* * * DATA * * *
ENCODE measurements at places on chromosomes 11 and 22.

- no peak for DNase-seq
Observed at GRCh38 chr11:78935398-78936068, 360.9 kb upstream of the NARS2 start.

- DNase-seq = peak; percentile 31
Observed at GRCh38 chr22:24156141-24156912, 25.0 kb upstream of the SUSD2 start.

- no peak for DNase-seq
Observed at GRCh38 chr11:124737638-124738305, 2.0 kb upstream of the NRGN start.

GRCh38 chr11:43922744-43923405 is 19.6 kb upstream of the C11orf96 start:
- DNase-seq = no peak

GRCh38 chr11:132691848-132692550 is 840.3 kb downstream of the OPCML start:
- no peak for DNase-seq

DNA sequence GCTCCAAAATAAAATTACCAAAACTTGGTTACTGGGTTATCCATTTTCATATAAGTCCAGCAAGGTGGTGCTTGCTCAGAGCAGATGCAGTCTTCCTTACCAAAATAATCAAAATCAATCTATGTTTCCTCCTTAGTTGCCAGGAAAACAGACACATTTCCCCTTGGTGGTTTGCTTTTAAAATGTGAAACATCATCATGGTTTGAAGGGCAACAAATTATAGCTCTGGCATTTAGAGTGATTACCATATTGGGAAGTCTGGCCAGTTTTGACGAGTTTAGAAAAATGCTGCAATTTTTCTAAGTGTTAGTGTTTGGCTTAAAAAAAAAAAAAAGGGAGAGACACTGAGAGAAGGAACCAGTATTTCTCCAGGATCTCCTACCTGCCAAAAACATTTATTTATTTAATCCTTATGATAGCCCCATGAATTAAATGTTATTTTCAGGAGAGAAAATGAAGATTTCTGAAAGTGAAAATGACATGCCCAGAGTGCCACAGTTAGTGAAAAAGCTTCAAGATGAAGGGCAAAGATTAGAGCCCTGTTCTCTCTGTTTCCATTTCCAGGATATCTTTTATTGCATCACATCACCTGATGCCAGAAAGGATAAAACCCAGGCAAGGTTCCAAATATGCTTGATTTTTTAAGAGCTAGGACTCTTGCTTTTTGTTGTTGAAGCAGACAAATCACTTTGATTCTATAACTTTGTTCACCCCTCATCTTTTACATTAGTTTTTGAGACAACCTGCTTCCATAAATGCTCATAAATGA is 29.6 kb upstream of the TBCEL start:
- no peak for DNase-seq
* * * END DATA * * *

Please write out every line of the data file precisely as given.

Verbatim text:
ENCODE measurements at places on chromosomes 11 and 22.

- no peak for DNase-seq
Observed at GRCh38 chr11:78935398-78936068, 360.9 kb upstream of the NARS2 start.

- DNase-seq = peak; percentile 31
Observed at GRCh38 chr22:24156141-24156912, 25.0 kb upstream of the SUSD2 start.

- no peak for DNase-seq
Observed at GRCh38 chr11:124737638-124738305, 2.0 kb upstream of the NRGN start.

GRCh38 chr11:43922744-43923405 is 19.6 kb upstream of the C11orf96 start:
- DNase-seq = no peak

GRCh38 chr11:132691848-132692550 is 840.3 kb downstream of the OPCML start:
- no peak for DNase-seq

DNA sequence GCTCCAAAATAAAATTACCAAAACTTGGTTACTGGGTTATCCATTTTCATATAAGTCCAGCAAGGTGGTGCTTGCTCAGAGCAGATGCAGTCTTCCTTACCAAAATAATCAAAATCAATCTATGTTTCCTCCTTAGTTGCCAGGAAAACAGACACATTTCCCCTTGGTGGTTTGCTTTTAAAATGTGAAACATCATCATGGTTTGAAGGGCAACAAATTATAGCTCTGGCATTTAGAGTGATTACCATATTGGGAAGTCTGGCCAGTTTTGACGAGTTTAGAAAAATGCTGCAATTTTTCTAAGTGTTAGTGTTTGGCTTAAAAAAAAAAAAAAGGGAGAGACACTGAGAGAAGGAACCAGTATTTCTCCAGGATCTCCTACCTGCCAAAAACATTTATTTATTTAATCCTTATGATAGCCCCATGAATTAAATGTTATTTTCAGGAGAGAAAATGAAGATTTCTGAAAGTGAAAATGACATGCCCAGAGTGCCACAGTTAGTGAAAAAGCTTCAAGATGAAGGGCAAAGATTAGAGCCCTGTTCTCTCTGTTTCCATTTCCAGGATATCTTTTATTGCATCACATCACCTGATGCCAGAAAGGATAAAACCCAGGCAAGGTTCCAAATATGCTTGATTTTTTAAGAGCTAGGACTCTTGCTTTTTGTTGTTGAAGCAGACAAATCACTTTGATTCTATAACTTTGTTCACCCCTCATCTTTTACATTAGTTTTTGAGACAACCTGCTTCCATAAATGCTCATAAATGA is 29.6 kb upstream of the TBCEL start:
- no peak for DNase-seq